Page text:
by Rob Zell:

Many organizations are struggling today with the concept of incorporating social networks into the workplace. I don’t blame them. There are plenty of issues that immediately come to mind:

  • How do you secure the information?
  • How do you keep conversations appropriate for the workplace?
  • How do you keep people productive?

There is plenty of information out there on this topic. A friend of mine sent me “a stack” of blogs and white papers that he uncovered to help me with some work I’m doing. The more I read, the more impressed I become with the usefulness of the technology and the speed it brings to organizations that embrace it.

As energizing as the technology is, there are those who worry that work will come to a screeching halt while employees tweet, blog, and update their status. Here’s the thing: they already are, whether you have a network or not.

Most organizations probably have a break room with the standard microwave, water cooler and coffee machine. Yours might be more high tech with a vending machine or two, maybe a TV running cable news or company announcements. You might have comfy chairs or even a video game machine. Of course if you are Google you have snacks, food service and even games. At some point in the day, people will gather there and chances are they will:

  • Talk about the business and what they are working on (which you probably don’t want just anyone to hear).
  • Talk about something inappropriate (but hey, you weren’t there so it’s not like you’re responsible right?).
  • Be unproductive.

To the best of my knowledge, and I admit I haven’t done any research on this, I don’t think anyone is trying to ban break rooms. In fact, more companies are focused on what goes on in the break room as a way to reinforce culture: team message boards, specialized services, recognition walls, fun artwork, etc. (See Google). To make matters worse, many of the people who “pop down” to the break room aren’t being social or engaging in your culture because they are on their Smartphone tweeting about how lame your organization is for not doing more to engage in social media.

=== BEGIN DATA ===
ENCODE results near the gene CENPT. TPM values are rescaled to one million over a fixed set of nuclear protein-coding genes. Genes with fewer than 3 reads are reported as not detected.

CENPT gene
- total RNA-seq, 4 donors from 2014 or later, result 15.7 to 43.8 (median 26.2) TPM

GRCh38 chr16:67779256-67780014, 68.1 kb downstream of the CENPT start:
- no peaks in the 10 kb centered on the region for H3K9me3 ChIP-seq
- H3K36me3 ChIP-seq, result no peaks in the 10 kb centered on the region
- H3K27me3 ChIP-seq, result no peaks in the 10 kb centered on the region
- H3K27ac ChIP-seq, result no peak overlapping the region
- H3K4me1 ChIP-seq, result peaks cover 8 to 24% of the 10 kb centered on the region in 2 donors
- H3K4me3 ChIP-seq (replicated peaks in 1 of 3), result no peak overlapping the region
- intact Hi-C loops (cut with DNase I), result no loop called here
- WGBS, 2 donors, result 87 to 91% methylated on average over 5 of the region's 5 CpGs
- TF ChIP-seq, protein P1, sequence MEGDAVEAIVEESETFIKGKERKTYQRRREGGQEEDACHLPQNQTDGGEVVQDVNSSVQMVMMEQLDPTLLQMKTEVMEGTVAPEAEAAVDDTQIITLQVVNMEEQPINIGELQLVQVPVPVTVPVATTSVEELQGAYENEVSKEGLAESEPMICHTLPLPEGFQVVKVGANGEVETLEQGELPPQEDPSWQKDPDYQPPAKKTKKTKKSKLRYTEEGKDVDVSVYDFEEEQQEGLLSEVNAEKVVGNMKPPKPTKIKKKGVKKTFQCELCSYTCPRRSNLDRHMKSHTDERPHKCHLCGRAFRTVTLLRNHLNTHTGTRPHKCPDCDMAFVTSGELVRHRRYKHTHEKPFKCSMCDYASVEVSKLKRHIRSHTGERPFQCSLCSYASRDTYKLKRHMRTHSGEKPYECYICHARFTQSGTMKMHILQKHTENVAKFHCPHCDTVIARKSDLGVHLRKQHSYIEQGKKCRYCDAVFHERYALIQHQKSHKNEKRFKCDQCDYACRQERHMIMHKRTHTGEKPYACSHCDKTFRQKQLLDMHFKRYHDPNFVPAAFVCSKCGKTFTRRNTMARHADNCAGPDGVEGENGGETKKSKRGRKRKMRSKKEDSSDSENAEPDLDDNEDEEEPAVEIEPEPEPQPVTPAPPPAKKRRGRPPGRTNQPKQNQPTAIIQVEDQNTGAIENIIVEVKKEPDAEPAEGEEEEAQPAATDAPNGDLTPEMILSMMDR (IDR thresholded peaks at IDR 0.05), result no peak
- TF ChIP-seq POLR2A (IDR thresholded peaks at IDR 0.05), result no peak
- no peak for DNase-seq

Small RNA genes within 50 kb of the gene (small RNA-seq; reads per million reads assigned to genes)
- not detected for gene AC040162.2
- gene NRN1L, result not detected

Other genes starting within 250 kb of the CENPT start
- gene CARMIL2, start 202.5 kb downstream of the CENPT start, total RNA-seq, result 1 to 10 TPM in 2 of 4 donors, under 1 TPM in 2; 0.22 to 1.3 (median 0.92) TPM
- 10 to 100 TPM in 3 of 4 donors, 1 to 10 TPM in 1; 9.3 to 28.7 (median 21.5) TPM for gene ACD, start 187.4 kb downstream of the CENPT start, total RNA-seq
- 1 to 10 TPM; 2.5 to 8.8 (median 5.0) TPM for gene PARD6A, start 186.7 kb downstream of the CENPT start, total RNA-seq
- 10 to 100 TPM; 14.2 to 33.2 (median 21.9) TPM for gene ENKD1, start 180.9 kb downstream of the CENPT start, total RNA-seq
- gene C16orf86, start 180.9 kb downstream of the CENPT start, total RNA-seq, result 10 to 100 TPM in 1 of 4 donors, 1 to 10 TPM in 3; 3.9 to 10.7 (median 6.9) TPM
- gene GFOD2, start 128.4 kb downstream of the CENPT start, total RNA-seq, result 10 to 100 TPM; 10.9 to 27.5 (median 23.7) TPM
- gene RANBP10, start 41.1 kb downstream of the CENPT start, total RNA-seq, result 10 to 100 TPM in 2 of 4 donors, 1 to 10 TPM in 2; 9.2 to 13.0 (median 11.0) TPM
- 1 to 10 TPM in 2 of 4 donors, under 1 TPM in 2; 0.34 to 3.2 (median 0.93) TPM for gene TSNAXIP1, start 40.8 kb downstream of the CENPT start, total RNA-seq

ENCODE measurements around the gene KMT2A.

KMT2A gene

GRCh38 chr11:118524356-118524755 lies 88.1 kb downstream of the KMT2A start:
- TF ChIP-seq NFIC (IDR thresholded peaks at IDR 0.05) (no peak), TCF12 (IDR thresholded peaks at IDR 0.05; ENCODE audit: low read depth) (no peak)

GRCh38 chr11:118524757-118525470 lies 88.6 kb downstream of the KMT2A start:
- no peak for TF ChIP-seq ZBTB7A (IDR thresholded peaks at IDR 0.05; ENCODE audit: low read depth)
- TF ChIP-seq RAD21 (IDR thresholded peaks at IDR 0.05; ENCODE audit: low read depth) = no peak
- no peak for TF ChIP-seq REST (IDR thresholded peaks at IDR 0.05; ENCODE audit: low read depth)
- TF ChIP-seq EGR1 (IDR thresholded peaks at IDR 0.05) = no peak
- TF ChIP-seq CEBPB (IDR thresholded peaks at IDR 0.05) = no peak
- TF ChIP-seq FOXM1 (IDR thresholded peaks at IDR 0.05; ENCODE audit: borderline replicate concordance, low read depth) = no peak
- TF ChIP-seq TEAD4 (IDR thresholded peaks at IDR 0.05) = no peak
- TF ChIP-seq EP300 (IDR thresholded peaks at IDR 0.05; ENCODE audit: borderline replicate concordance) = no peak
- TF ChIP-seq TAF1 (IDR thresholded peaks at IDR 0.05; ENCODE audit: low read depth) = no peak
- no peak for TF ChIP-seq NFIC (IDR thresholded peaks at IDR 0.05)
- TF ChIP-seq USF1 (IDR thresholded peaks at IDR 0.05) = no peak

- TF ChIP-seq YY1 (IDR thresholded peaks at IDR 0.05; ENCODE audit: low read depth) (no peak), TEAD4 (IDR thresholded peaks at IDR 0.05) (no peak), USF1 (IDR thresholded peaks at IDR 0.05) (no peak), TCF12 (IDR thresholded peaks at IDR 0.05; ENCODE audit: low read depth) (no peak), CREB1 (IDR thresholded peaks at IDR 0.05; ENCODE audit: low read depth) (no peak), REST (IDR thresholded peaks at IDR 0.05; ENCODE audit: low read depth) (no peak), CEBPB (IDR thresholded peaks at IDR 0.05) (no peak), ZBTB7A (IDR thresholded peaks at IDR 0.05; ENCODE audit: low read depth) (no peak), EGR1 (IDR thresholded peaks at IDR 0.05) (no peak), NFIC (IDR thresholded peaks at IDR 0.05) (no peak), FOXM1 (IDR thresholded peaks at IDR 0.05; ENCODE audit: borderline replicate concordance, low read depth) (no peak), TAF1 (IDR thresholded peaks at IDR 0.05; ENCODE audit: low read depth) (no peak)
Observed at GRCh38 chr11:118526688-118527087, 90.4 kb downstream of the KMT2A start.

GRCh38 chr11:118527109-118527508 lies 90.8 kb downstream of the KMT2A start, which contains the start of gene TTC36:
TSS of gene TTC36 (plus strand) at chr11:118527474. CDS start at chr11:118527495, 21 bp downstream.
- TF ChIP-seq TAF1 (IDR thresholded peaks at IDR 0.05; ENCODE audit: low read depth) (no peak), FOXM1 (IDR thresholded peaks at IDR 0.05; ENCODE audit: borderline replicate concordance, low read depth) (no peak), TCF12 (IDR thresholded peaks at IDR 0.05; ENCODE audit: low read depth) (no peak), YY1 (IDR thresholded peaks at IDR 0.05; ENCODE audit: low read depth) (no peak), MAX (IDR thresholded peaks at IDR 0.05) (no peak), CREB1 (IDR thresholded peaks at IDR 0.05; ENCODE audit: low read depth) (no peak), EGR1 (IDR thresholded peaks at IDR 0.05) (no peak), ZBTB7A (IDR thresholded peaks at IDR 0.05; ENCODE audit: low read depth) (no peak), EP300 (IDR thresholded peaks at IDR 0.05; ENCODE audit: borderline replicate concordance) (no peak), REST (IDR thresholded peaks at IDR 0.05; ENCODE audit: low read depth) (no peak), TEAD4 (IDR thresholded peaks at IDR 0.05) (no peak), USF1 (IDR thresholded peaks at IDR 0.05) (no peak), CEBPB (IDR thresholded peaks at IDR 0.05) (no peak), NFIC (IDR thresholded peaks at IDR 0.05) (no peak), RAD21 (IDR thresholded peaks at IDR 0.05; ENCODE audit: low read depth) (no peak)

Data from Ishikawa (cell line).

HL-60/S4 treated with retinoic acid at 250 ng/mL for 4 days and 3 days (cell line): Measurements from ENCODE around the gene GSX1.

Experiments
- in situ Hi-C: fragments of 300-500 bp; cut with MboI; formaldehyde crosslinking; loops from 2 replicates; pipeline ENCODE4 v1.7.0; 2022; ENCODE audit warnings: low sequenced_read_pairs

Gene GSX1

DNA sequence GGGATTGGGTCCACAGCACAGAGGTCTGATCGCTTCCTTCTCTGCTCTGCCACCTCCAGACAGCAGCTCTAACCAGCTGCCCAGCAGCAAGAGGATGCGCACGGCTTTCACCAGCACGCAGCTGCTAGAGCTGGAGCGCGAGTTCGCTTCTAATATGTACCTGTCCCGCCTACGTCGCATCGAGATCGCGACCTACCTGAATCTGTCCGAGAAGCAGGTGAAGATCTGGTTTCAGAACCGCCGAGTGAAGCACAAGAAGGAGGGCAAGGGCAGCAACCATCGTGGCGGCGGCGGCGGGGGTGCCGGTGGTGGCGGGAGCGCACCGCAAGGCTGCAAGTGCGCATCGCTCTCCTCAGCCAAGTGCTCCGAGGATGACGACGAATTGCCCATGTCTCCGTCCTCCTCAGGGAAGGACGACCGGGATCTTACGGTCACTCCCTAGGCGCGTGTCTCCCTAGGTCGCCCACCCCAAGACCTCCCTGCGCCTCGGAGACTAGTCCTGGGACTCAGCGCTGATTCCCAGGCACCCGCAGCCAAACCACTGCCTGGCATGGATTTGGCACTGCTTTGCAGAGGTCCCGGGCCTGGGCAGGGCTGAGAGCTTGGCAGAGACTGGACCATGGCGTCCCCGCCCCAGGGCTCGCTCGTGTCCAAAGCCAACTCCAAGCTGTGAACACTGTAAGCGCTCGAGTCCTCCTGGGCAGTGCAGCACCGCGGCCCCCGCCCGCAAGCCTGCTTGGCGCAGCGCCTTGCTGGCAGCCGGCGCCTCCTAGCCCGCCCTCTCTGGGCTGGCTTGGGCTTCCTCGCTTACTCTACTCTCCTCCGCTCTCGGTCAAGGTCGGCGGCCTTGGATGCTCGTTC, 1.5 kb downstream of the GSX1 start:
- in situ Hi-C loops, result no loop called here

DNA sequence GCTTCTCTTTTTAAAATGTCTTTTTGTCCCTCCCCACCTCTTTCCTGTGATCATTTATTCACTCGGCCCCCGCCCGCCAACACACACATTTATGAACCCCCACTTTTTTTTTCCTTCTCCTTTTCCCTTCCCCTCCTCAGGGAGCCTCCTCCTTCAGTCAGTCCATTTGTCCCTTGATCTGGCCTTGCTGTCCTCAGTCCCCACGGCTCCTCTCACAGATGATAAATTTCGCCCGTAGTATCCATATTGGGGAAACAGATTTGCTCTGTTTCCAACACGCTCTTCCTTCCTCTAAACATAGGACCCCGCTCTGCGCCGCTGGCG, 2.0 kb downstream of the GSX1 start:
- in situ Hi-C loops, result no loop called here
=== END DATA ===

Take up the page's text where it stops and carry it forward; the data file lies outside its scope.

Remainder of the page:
So why not encourage dialogue and interaction in a controlled setting? There are some good tools out there that organizations are using to create conversations and accelerate productivity. Tools like Yammer ( and even Microsoft Sharepoint encourage the kind of sharing that you desire. These tools have built in search functionality. With some training, your employees can quickly find the information they need. Learning often takes place on the job, with information shared between peers or handed down from supervisor to employee. With unlimited access to a monitored knowledge base, your employees can get immediate answers to performance questions and more importantly can get the right answer rather than the best shortcut.

Finally, in this increasingly virtual age, gathering around the water cooler is hardly feasible. With teams spread out across the globe, tools that shorten the distance between teams and improve working relationships aren’t just nice to have. Tools like these are a competitive advantage.

With the right tools and some cultural motivation, your teams can spend time in virtual space talking about the business, sharing best practices, adding productivity and providing real-time feedback on the state of the business. If that isn’t a strategic advantage, I don’t know what is.

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